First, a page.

as for getting past the yukky stage block, I really forced myself to stop thinking and JUST DO IT, ffs! ^_^ Let's hope it will pay in the end

  • SVS Team SVS Instructor Pro SVS OG

    I think your painting is lovely. I think maybe it's just the composition. That open door is probably a key point in the story, otherwise it wouldn't be open. So maybe it needs to be shown. It is drawing a huge amount of attention in the image. If it's not totally needed in this spread, consider a closer crop. His leg being cut is still problematic, but I think this makes for a much more intimate scene and still leaves room for the type.


  • I think your details are coming along great! I like what Lee has to say about the cropping... can't wait to see this one finished!

  • Personally I never feel like I get past the yukky stage until I'm about an hour from completing a picture. I think you just have to stick with it.
    Sometimes I'll look at it later and think- urghh what have I done though. Difficult thing to answer.

  • @Lee-White, I finally have time to reply
    that door and bright light were bothering me too. I had thought about cropping it, but was afraid the composition might be too centered then... like it was in my initial sketch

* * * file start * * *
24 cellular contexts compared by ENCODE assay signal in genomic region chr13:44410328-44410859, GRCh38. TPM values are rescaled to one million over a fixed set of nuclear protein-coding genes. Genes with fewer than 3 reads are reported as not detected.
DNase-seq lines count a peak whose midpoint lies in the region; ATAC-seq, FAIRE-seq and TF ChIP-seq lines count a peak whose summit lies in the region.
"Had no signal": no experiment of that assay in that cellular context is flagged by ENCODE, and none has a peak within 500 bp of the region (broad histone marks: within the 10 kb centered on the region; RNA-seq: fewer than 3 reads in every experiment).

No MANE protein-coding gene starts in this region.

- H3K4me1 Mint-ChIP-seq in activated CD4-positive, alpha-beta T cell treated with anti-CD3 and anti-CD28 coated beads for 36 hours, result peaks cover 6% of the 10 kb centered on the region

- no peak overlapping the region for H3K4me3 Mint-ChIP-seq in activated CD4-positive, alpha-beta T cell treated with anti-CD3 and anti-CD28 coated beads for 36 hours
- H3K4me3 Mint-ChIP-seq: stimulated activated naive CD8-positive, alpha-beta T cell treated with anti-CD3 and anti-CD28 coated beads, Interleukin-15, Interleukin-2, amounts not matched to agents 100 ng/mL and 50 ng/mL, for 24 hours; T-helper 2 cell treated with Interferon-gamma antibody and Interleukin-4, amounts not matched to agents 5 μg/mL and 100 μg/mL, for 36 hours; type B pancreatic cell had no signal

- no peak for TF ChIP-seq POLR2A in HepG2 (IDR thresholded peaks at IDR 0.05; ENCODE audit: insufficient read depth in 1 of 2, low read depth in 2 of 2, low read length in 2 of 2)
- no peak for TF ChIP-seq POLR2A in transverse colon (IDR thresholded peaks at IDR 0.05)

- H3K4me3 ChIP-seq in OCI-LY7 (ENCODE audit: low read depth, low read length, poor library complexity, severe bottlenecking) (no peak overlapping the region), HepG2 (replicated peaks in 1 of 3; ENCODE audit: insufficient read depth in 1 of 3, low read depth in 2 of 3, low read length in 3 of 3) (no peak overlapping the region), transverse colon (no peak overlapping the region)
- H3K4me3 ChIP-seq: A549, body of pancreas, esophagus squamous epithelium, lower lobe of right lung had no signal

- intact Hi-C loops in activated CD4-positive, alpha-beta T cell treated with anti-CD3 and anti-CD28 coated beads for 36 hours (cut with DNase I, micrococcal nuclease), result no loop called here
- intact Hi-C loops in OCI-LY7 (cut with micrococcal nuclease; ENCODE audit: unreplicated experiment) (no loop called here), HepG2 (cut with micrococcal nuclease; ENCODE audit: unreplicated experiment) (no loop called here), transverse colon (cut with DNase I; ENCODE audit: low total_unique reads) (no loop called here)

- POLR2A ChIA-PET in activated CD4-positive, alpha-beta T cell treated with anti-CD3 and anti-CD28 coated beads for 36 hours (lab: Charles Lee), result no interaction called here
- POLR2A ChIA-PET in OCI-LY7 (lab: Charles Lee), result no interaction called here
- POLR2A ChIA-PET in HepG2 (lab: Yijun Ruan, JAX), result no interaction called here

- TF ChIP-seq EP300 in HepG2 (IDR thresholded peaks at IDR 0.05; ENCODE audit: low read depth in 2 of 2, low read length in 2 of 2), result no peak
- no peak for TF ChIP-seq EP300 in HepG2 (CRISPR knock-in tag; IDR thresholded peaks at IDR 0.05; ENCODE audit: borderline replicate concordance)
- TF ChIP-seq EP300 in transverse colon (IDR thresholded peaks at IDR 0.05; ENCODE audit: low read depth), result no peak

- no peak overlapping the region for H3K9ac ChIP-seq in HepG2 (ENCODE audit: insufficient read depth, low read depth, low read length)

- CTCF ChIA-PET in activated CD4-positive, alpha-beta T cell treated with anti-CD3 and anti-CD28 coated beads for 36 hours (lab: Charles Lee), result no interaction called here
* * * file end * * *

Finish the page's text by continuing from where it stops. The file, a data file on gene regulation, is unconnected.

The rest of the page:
or else, I have thought of toning down the focus on the door by making the light softer and showing what's outside that door
    what would you say works best?
    cropped (but not as much as you did)
    or showing what's outside the door

    ps: my initial sketch was like this 0_1464170533032_essai 1 value.jpg

  • I think I have a preference for the second solution...

  • This is looking really nice 🙂 I agree the second solution is good.

  • I think they are both strong images. i also like the detail you have put in the door way. well done

  • the detail on the floor and the rug, all awesome... are you going to put any more detail into the mice? I like the one with the door open and the detail outside... maybe you can put an acorn out there on the floor next to the table...

  • thanks! I'll go with the second one then.
    I think I might soften and warm up the lighting a bit though
    yes, Russ, I haven't started the mice yet 😉

  • SVS OG

    There is something about the head on the first one that doesn't sit right. It kind of looks like the head i sattached to the neck wrong-if that makes sense but, since you're using the second one, it doesn't really matter. Both of them are really cute but, I do think the second composition looks better. I really like the colors you've used too. Looks so warm and cozy 🙂

  • SVS OG

    @audrey-dowling Looks great.